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Old 07-25-2009, 04:54 PM   #1
yournotpeter
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It turns out my thermometer somehow took a crap and I mashed only at 142 instead of 152 for an hour. (I didn't find this out until my thermometer read 212 but my wort wasn't at a boil yet).

I am making a big Christmas Ale (20.5 lbs of grain).

Am I screwed for mashing at too low a temp? What's my prognosis? I'm bummed.... it's in the brewpot right now, but....

DAMNIT!

 
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Old 07-25-2009, 04:57 PM   #2
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How'd your gravity turn out? In general, lower mash temps will produce a drier beer leaving you with a lower FG. Depending on the style, this may or may not be "to style", but regardless you'll still have beer. As long as your starting gravity wasn't too off, I would not really worry about it. It is what it is now...
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Old 07-25-2009, 05:01 PM   #3
yournotpeter
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I'm in the middle of my boil right now, so I'll know what my gravity is soon enough....thanks for the quick reply.

 
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Old 07-25-2009, 05:06 PM   #4
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Also, a note on calibrating your thermometer: it's pure water that boils at 212 degrees (and at sea level). Beer wort is going to have varying boiling points (the more concentrated malt extract, the higher the boil point). To get a real sense of how off your thermometer is, go by boiling distilled water.
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Old 07-25-2009, 05:06 PM   #5
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The starches in barley fully gelatinize at 149F. Fortunately, you can get 90% as low as 130F. Your gravity will probably be a little low and you'll have less body. But with that big a grain bill, I doubt the latter will be a problem.
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Old 07-25-2009, 05:12 PM   #6
yournotpeter
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Quote:
Originally Posted by david_42 View Post
The starches in barley fully gelatinize at 149F.
It's funny that you mention gelatinize....my boil has all kinds of "flaky stuff" floating in there....stuff I've never had before. Would this be the effects of the gelatinizing?

 
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Old 07-25-2009, 05:14 PM   #7
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most likly your seeing a hotbreak. All the proteins will coagulate and unravel which sometimes looks as your describing.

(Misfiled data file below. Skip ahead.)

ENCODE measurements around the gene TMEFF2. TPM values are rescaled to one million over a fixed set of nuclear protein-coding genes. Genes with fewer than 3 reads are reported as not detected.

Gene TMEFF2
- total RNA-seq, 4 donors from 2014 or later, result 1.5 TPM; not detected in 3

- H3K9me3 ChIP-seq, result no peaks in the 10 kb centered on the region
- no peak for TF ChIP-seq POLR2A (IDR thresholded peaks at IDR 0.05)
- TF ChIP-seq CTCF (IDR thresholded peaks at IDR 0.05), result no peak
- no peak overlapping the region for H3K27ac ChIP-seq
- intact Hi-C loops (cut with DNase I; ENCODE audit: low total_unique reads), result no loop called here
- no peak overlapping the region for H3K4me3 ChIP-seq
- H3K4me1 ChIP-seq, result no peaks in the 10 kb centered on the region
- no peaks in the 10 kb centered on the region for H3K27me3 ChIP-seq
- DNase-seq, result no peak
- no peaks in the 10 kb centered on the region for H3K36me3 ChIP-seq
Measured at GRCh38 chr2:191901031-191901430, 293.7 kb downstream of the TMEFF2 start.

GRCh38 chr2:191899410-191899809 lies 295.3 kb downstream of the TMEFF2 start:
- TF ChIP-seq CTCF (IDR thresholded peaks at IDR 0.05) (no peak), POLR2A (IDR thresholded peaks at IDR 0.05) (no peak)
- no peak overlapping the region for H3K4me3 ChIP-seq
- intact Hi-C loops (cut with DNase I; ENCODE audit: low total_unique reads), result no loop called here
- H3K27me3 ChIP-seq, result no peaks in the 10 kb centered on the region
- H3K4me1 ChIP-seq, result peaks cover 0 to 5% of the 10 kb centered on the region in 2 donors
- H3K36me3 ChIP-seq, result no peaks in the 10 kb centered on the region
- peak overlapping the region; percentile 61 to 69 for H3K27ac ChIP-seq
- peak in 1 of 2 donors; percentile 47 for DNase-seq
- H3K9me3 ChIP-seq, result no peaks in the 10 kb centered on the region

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Old 07-25-2009, 05:22 PM   #8
yournotpeter
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Quote:
Originally Posted by scinerd3000 View Post
most likly your seeing a hotbreak. All the proteins will coagulate and unravel which sometimes looks as your describing.
Ahhh...that's exactly what it is. My neighbor was just over looking at it and said it looked like Egg Drop Soup. Then I read in Palmer's book where he describes the hot break and said it will look like Egg Drop Soup. Hilarious!

But I don't remember seeing this before...perhaps I wasn't looking close enough.

Thanks so much to everyone for their help. This forum is unbelievable!!

 
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Old 07-25-2009, 08:03 PM   #9
yournotpeter
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Quote:
Originally Posted by rsmith179 View Post
How'd your gravity turn out? In general, lower mash temps will produce a drier beer leaving you with a lower FG. Depending on the style, this may or may not be "to style", but regardless you'll still have beer. As long as your starting gravity wasn't too off, I would not really worry about it. It is what it is now...
Well, it turns out my gravity was pretty off - was supposed to be 1.090 and it came it at only 1.056.

HOWEVER, it is a Christmas ale and I added cinnamon, nutmeg, allspice, and ginger...and it tasted AWESOME. That's the main thing, I guess (trying to make myself feel better)

 
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Old 07-25-2009, 08:26 PM   #10
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If you find your body is going to be thinner because of low mash temp, add some malto-dextrin to the boil. It will at least help with the mouthfeel.
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